If you've been following the way in which George W. Bush uses signing statements as a sort of uncheckable mini-veto of bills he doesn't like, this news shouldn't come as much of a surprise: When the president signed legislation renewing the Patriot Act earlier this month, he included a signing statement in which he said that he doesn't feel obliged to comply with the bill's requirement that he keep Congress informed about how his administration is using some of the powers it provides.
The Boston Globe has the story, and it's all depressingly familiar. Bush signs the bill with all the usual fanfare -- check out the desk decorated with the "Protecting the Homeland" banner -- and then quietly issues a signing statement in which he says he doesn't think that the legislation he has signed really means what it says. In the earlier case of John McCain's torture ban, Bush added language saying that he was free to "construe" the ban however he liked, "consistent with the constitutional authority of the president ... as commander in chief." The president put similar language in his Patriot Act signing statement, this time making it clear that he didn't consider himself bound by the congressional oversight provisions in the act.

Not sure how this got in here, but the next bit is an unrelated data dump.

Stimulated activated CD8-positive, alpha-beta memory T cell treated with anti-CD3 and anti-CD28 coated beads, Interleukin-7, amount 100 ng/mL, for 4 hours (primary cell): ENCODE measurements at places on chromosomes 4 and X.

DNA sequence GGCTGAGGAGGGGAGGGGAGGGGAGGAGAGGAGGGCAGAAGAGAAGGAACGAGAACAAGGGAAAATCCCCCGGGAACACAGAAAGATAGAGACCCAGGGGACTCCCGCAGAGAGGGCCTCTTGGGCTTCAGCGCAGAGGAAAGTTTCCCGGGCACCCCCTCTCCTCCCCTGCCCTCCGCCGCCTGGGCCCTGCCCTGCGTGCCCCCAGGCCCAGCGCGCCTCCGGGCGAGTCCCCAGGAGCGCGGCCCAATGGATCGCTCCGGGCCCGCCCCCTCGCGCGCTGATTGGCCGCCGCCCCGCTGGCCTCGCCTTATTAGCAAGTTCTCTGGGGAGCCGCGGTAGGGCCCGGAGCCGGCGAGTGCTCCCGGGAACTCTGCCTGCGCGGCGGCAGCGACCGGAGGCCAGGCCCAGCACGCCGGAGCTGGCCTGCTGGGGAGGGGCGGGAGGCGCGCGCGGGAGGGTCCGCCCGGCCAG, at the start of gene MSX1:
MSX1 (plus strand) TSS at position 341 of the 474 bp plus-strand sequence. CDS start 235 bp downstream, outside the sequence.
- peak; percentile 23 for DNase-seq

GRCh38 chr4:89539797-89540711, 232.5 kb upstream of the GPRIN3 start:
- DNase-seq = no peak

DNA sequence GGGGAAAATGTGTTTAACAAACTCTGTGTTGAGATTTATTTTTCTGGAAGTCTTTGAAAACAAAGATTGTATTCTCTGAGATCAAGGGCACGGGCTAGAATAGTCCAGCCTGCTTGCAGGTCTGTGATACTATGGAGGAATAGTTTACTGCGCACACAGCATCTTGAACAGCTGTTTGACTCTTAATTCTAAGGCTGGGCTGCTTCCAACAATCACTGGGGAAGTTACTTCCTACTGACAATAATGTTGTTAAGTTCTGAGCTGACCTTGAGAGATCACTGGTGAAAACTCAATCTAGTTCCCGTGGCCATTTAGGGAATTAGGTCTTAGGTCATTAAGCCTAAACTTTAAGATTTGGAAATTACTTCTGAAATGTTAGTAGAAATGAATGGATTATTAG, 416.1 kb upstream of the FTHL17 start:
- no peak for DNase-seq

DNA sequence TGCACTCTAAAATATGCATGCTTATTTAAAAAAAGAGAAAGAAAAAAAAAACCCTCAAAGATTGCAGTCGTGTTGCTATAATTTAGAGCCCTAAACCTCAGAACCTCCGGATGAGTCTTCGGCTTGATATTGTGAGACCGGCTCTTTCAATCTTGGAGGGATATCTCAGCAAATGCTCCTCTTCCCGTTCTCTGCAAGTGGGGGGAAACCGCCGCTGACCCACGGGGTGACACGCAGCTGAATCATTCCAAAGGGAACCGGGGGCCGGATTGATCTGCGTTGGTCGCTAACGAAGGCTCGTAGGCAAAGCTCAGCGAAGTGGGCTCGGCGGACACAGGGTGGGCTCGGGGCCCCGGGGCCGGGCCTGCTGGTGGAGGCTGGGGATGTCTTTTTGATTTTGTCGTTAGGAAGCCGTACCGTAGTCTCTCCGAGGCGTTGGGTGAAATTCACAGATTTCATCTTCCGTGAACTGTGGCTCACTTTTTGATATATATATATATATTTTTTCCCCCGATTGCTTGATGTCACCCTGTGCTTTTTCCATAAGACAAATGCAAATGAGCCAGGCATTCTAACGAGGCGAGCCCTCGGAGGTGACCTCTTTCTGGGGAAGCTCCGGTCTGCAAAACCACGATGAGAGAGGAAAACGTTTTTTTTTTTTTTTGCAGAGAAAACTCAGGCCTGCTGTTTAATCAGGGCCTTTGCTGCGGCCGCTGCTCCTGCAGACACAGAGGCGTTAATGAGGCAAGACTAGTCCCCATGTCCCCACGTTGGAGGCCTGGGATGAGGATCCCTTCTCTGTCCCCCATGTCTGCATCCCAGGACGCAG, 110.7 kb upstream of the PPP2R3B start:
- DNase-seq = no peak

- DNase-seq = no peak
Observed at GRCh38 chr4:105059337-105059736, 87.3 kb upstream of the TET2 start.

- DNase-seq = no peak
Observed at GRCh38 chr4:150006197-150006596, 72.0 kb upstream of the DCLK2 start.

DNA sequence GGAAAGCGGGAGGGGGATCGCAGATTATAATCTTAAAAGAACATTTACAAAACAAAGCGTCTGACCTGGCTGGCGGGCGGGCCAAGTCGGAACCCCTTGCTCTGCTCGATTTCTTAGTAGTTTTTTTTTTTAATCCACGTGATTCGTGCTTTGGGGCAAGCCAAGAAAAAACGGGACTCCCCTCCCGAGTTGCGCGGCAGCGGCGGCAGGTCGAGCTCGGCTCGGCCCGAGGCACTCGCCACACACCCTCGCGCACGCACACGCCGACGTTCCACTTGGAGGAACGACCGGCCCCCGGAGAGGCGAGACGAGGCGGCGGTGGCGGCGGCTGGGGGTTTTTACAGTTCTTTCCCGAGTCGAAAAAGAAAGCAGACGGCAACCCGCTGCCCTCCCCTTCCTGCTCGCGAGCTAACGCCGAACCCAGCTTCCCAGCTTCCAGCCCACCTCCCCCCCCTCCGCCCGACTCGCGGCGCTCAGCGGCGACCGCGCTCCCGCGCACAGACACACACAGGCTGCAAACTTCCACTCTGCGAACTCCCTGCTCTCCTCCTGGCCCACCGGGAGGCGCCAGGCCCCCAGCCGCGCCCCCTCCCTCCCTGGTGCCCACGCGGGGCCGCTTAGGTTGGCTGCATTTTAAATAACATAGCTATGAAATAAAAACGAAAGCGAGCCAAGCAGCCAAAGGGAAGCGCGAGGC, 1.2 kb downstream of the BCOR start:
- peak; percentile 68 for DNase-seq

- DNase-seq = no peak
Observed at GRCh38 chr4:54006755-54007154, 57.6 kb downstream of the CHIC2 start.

"The executive branch shall construe the provisions of H.R. 3199 that call for furnishing information to entities outside the executive branch ... in a manner consistent with the president's constitutional authority to supervise the unitary executive branch and to withhold information the disclosure of which could impair foreign relations, national security, the deliberative processes of the executive, or the performance of the executive's constitutional duties," the signing statement says.
As the Globe notes, those congressional oversight provisions were the subject of "intense negotiations in Congress." Vermont Sen. Patrick Leahy calls Bush's effort to eliminate them with a few strokes of the pen ''nothing short of a radical effort to manipulate the constitutional separation of powers and evade accountability and responsibility for following the law."